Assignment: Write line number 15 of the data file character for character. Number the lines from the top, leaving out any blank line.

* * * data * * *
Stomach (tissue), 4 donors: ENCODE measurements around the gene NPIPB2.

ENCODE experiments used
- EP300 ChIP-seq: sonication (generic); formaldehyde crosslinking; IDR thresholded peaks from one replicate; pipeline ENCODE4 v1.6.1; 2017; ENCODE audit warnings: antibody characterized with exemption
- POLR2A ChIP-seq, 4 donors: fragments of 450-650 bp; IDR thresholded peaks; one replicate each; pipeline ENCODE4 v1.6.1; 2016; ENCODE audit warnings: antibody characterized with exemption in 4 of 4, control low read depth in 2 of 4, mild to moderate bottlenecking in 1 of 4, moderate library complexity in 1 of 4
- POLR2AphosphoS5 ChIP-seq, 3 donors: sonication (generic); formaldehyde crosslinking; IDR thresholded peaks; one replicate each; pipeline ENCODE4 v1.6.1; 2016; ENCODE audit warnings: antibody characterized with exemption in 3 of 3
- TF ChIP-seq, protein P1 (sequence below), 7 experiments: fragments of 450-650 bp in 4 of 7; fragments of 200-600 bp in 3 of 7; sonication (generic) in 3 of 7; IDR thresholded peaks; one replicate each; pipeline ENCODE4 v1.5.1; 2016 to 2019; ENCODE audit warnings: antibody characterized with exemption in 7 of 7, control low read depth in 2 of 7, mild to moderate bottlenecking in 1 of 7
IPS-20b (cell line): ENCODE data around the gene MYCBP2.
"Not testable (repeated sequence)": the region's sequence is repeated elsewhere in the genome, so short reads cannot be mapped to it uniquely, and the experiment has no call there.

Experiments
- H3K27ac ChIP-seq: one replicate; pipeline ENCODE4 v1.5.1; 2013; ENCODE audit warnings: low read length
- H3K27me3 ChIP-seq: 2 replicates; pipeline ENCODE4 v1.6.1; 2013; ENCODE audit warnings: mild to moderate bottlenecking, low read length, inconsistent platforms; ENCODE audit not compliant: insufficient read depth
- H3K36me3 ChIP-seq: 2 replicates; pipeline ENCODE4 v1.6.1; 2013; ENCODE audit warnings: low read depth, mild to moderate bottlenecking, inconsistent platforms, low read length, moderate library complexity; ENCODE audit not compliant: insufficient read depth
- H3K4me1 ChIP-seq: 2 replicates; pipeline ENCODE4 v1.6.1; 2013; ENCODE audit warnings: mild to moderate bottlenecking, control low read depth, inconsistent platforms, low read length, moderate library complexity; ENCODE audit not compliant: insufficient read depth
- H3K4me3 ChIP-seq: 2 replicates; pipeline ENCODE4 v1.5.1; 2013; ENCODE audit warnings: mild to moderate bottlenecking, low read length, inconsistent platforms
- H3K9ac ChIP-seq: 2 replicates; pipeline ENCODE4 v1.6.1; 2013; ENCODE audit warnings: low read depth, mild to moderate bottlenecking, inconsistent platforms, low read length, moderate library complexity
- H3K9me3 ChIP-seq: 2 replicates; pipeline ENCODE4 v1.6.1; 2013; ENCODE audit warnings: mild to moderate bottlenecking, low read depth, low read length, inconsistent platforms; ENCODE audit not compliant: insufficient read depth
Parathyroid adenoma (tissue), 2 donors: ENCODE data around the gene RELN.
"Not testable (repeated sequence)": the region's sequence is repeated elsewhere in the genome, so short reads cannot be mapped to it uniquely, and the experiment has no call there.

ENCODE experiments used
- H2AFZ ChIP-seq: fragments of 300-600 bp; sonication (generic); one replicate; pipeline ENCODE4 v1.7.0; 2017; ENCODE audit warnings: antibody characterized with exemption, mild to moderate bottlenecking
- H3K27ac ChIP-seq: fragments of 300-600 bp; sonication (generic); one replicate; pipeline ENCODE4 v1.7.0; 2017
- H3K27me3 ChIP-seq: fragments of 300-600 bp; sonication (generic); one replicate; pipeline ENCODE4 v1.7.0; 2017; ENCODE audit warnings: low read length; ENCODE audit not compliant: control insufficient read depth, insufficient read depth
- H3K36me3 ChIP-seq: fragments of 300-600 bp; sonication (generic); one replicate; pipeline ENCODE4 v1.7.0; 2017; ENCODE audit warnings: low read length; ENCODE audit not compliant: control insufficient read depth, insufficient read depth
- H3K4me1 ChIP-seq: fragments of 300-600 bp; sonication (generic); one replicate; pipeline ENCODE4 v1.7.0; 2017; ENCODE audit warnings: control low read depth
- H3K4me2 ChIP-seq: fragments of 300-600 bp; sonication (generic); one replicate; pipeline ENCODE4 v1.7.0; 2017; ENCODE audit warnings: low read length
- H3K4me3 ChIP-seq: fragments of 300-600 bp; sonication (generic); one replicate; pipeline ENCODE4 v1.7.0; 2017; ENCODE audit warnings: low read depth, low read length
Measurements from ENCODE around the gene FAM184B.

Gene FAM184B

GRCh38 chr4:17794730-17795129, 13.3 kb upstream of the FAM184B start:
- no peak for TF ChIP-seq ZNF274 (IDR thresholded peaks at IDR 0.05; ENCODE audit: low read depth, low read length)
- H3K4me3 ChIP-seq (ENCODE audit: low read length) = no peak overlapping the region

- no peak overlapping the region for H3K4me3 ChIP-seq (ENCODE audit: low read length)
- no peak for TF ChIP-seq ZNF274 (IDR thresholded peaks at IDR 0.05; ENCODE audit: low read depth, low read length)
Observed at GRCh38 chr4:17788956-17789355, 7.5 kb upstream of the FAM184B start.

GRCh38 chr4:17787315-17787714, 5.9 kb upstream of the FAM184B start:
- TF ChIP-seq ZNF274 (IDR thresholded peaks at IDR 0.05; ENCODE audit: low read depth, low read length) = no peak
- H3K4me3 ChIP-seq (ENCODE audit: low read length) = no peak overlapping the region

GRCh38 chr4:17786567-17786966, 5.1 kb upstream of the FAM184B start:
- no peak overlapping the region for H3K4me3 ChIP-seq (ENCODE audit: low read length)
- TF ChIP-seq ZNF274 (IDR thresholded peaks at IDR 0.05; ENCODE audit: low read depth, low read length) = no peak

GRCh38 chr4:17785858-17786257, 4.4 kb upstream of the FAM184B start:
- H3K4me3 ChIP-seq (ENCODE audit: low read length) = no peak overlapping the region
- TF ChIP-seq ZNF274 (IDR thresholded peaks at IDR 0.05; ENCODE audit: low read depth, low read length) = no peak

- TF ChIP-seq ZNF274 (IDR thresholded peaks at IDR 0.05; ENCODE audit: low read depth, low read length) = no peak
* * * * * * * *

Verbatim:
- H3K9ac ChIP-seq: 2 replicates; pipeline ENCODE4 v1.6.1; 2013; ENCODE audit warnings: low read depth, mild to moderate bottlenecking, inconsistent platforms, low read length, moderate library complexity